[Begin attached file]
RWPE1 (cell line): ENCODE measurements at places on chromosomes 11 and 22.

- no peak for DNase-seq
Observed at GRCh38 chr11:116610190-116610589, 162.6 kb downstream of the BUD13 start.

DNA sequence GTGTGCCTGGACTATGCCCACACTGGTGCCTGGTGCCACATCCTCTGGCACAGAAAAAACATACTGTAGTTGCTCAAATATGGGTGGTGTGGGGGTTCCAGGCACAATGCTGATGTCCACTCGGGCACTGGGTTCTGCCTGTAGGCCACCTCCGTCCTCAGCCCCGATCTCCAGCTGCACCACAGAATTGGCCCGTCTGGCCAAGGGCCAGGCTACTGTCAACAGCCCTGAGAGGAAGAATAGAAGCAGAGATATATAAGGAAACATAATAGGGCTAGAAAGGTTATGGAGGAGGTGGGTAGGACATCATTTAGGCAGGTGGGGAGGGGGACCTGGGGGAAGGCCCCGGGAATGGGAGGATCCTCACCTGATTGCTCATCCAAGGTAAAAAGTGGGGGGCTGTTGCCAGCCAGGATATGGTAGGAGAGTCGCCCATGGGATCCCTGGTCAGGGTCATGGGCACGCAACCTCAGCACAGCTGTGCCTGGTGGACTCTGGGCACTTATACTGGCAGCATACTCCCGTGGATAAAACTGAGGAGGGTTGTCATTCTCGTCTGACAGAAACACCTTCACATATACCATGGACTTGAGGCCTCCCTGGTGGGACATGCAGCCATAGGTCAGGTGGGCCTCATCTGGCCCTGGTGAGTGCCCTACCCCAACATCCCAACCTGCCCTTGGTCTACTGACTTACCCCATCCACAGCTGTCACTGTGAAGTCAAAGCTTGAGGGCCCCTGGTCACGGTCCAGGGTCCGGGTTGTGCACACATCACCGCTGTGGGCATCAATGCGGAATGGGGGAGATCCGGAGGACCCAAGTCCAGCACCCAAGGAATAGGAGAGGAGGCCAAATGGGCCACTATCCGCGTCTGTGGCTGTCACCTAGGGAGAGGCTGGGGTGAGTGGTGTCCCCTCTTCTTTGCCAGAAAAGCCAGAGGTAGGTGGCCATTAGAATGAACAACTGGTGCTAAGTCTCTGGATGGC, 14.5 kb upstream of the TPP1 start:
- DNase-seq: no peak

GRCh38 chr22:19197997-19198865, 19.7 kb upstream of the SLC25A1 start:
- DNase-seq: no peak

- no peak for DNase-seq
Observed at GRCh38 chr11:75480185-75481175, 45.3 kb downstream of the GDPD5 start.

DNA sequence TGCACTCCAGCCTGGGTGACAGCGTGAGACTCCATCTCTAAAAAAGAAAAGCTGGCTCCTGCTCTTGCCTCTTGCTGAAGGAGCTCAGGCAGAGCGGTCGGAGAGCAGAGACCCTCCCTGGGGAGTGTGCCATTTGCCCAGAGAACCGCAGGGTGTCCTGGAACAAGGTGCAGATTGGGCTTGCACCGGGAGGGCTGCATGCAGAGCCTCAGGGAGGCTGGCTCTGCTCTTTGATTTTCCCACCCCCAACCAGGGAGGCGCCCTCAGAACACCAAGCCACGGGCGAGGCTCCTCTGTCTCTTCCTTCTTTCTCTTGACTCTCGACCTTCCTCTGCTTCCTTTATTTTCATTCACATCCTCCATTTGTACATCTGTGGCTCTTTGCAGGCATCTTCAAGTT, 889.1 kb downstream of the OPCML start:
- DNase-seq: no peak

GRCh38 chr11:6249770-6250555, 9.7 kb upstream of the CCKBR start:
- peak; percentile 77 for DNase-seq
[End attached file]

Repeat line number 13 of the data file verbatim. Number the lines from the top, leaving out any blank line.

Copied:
- peak; percentile 77 for DNase-seq